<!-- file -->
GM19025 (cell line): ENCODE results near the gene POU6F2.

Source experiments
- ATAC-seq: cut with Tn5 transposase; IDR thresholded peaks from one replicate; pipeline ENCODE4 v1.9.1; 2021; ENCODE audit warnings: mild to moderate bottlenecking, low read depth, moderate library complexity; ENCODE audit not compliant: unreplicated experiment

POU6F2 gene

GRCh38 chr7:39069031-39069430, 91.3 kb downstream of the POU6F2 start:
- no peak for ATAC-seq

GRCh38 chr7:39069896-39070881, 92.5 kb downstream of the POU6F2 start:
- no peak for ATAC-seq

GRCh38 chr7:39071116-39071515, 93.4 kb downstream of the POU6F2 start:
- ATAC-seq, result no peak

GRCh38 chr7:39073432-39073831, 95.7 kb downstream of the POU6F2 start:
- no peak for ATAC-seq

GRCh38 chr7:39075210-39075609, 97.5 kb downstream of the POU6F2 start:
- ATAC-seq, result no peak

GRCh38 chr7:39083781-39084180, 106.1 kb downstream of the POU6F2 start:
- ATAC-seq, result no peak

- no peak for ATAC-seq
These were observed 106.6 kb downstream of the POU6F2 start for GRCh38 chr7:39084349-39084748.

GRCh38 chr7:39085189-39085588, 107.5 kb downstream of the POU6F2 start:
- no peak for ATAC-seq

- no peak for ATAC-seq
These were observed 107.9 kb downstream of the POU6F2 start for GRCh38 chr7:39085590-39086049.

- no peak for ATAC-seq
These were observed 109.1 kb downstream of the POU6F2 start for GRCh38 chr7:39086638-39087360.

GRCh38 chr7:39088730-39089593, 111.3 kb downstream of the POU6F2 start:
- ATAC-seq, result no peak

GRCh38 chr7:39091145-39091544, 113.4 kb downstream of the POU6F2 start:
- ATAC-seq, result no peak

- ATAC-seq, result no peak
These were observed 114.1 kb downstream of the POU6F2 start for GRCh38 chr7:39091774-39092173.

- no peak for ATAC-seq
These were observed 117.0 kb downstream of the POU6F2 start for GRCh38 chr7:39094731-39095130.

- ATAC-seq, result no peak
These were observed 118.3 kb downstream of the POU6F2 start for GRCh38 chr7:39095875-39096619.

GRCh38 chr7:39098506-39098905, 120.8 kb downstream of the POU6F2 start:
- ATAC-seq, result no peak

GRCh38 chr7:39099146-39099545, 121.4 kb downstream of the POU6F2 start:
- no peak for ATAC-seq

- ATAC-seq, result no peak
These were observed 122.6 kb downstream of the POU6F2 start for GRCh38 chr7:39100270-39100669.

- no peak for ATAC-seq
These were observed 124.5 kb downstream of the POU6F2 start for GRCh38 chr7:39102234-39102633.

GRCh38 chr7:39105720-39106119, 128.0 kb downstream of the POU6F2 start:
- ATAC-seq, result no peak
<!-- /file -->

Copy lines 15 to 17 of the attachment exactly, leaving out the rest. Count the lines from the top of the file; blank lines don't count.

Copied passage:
GRCh38 chr7:39083781-39084180, 106.1 kb downstream of the POU6F2 start:
- ATAC-seq, result no peak

- no peak for ATAC-seq